“Tell me what you want from me. I think you need a weaker girl, kinda like the girl I used to be,” sings Banks on “Weaker Girl,” with a voice that is both reflective and self-assured. The song is from The Altar, Banks’ new album due September 30th on Harvest Records, and embodies a new kind of strength for the artist–not one that she didn’t have before, but that she’s now embracing in full.
“This is me looking in the mirror and being present in the moment,” she says. “Not being scared of change, and not being scared of my own strength and my own power.”
When Banks broke out with 2014’s Goddess, she became the world’s most blogged about artist, with a voice compared to the likes of Fiona Apple, Erykah Badu and Lauryn Hill, and a sound that took alt-pop and R&B to electrifying new places. With every song written and controlled creatively by Banks, The Altar pushes those edges even further, and pulls no punches. It’s an inspiring confrontation of complicated love, pain, and self-doubt.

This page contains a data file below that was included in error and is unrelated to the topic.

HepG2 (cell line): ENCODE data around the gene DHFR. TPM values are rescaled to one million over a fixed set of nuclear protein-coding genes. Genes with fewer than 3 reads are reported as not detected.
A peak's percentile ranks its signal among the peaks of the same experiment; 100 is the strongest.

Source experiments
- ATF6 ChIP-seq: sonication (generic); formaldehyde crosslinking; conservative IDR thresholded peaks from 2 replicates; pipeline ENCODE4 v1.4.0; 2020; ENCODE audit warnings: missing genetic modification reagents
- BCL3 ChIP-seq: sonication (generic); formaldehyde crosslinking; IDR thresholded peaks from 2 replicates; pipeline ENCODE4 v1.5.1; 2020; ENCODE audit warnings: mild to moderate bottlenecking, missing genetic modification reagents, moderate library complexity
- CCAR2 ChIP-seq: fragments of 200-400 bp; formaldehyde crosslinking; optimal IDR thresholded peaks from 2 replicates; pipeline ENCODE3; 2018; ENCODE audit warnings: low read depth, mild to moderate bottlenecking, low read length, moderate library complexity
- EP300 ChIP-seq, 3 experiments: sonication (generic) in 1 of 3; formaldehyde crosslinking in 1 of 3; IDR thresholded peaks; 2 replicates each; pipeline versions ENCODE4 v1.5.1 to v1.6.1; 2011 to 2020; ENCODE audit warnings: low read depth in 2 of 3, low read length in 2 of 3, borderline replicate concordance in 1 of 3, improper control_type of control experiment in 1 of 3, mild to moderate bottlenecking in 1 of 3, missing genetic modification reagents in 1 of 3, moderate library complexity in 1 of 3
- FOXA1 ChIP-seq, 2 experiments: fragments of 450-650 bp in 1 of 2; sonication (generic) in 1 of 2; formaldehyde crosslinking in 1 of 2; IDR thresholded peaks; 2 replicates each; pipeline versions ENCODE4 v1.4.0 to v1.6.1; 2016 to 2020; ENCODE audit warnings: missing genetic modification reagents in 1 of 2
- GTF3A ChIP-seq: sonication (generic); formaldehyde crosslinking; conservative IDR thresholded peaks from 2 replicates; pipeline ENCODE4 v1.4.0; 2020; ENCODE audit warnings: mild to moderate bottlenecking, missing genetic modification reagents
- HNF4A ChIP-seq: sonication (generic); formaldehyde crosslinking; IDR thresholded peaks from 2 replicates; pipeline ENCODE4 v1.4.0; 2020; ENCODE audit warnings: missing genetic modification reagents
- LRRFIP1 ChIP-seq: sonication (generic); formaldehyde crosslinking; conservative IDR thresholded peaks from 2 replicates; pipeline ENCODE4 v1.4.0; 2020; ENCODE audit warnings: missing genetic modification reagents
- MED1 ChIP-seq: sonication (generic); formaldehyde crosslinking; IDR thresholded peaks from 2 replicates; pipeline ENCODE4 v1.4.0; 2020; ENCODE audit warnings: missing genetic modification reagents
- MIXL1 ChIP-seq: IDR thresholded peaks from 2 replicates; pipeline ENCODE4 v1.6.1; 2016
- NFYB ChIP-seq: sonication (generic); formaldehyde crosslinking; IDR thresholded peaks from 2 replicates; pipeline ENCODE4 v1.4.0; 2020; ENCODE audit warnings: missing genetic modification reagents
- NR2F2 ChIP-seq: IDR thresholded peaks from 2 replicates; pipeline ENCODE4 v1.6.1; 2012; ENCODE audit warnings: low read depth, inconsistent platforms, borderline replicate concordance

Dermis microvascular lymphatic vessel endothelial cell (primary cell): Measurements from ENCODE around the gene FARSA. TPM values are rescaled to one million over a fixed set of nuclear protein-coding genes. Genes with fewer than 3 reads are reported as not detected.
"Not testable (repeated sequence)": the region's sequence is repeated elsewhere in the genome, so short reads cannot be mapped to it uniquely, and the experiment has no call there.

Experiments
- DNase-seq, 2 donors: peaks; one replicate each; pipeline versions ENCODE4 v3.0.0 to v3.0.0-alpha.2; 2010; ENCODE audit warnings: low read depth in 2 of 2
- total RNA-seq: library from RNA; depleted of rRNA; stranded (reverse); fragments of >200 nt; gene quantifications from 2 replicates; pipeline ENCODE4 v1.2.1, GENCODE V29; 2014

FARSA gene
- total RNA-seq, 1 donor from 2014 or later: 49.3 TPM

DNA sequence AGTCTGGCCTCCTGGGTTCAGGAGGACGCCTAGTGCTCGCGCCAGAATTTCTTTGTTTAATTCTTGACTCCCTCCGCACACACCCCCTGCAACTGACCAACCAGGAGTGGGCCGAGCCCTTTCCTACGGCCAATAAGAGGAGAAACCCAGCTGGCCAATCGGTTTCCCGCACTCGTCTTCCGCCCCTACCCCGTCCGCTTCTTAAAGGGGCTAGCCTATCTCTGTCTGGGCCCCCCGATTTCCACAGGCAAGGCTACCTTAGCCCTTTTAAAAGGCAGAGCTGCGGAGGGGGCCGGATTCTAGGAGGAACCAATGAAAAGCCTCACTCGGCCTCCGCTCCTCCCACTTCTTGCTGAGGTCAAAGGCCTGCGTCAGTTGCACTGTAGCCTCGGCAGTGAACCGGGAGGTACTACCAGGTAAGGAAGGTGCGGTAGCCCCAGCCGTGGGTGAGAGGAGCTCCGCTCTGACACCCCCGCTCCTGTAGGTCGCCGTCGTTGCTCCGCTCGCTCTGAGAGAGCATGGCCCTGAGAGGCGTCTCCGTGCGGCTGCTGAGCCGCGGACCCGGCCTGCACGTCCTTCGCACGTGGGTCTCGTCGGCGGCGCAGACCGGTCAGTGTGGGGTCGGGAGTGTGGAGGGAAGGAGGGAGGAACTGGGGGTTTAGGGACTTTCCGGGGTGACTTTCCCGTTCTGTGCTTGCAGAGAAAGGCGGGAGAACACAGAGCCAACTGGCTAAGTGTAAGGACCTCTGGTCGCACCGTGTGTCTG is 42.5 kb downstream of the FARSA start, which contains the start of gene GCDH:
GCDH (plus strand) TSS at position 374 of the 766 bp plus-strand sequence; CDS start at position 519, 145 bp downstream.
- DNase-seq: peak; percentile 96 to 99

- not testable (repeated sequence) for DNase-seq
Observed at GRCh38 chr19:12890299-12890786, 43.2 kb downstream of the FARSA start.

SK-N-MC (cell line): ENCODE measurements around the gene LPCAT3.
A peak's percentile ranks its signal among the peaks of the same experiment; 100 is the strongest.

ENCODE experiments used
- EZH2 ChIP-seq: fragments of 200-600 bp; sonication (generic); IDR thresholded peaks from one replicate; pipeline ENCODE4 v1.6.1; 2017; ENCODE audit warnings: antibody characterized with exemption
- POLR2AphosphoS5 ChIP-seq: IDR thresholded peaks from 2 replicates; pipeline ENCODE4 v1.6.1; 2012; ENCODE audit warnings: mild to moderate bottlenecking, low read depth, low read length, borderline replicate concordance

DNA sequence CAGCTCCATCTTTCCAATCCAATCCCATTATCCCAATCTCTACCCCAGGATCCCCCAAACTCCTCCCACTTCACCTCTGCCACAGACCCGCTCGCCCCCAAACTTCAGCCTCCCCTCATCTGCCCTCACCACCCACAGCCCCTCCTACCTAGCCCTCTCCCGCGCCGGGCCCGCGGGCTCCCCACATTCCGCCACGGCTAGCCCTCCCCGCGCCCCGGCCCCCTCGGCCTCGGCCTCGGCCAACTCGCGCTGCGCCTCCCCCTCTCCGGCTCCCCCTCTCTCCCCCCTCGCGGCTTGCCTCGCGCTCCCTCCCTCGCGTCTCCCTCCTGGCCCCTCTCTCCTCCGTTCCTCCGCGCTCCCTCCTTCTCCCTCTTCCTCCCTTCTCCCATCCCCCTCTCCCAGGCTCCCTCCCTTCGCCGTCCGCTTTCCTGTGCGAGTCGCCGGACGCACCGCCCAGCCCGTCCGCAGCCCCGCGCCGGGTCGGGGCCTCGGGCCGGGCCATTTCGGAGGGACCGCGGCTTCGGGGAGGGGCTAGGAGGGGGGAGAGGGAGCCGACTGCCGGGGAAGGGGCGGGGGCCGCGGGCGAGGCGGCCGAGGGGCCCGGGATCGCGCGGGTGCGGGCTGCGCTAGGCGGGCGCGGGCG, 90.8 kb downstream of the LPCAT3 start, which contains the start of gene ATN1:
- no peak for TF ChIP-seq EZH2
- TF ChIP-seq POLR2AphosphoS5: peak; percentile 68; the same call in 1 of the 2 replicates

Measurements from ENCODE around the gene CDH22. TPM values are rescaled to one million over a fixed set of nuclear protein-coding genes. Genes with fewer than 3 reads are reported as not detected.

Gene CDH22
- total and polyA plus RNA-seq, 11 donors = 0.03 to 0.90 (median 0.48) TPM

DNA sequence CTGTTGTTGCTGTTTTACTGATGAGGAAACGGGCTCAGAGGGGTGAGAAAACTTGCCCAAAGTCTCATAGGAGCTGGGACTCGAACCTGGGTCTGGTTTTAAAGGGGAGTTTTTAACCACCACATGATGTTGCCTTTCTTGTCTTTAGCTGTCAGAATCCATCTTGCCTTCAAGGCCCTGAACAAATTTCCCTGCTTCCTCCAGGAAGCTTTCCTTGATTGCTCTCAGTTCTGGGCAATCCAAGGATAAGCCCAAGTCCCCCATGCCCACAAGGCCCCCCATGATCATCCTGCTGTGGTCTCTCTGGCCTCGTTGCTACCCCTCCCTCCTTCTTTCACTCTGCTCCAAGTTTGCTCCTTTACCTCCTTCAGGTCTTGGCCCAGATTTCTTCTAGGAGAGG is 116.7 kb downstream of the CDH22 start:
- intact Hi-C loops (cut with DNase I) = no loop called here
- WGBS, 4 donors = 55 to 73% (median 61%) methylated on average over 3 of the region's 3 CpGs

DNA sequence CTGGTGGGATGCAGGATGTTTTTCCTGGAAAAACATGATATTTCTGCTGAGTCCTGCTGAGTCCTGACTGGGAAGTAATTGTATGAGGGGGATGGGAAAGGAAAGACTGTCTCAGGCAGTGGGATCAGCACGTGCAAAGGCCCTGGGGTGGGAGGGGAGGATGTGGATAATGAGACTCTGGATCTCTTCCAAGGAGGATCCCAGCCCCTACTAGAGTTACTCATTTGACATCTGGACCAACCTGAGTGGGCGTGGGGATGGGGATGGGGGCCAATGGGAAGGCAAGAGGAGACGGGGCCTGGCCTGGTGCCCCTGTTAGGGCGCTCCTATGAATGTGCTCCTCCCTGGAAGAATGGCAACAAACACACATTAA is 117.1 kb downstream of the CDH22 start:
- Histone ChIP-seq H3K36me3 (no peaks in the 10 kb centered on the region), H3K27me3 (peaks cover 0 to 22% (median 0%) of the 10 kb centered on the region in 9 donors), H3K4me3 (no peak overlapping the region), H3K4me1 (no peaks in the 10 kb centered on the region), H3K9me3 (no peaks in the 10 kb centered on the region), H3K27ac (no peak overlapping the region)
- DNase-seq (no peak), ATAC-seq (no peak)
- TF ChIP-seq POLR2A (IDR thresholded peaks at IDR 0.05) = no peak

“I pushed myself. I pushed my boundaries. I found my own strengths while making this album,” she says. “I found that when I needed a shoulder to lean on, I could be that shoulder for myself.”
The album opens with Banks alone on piano, her voice distant and reverberant. “And to think you would get me to the altar,” she sings on “Gemini Feed.” “Like I’d follow you around like a dog that needs water. But admit it you just wanted me smaller, if you woulda let me grow you coulda kept my love.” And then grow she does–the song swells with core-shaking beats, and her stirring voice turns resolute: “Open up your eyes.”
Nowhere is Banks’ fearless self-confrontation more evident than in “Fuck With Myself,” which Zane Lowe premiered in July as a Beats 1 “World Record.” “I fuck with myself more than anybody else,” sings Banks, cutting through propulsive beats and ominous grooves. In the powerful, jarring video she dances and struggles with contortionists wearing her image–it’s hard to watch, but it has to be faced. “In the video I’m looking in a mirror, because it’s like looking at myself with open eyes. My hair is not in my face anymore. I feel less scared to be seen.”